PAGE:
First principles investigations of hydrous phases at the bottom of the lower mantle

Tuesday, 16 December 2014: 3:10 PM
Jun Tsuchiya1, Joshua P Townsend2, Taku Tsuchiya3, Steven D Jacobsen2 and Craig R. Bina2, (1)Ehime University, Matsuyama, Japan, (2)Northwestern University, Evanston, IL, United States, (3)Ehime University, Matsuyama, Ehime, Japan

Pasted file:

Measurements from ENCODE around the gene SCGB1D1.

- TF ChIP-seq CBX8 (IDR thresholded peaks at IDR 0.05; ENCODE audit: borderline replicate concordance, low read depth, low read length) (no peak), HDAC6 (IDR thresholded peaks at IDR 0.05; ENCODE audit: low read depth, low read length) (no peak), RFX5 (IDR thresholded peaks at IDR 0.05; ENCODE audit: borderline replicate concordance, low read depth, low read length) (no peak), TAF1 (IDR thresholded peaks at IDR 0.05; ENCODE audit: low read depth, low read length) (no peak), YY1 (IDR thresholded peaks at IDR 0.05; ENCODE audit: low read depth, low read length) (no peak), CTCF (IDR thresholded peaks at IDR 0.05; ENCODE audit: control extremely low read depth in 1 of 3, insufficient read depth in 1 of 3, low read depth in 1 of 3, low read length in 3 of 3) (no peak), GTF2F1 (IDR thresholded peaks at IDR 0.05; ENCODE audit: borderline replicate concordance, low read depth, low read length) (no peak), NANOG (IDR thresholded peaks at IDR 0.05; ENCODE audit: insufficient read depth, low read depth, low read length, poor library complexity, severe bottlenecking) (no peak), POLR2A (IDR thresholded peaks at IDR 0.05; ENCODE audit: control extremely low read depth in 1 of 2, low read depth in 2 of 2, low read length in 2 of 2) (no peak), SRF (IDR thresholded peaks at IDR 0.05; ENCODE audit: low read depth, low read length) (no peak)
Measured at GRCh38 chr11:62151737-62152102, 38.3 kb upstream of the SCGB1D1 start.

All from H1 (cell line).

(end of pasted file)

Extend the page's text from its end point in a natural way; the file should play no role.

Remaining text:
The global circulation of water in the earth is important to investigate the evolution history and dynamics of the earth, since the physical properties (e.g. atomic diffusivity, melting temperature, electrical conductivity and seismic velocities) of the constituent minerals are considerably changed by the presence of water. Recently, it has been reported that the Al bearing phase H can transport water into the core-mantle boundary (Ohira et al. 2014) and the melting of phase H at the core mantle boundary may contribute to the cause of ultra-low velocity zones (Andrault et al. 2014). Therefore, there is a possibility of the existence of huge water circulation from the surface to the core-mantle boundary regions and the effects of water on the minerals at the bottom of lower mantle should be investigated. In this study, we will discuss the possible effects of water on the elasticity and seismic anisotropy on bridgmanite and post-bridgmanite, and relative phase stabilities of phase H, bridgmanite and post-bridgmanite at the bottom of lower mantle based on the first principles calculation results.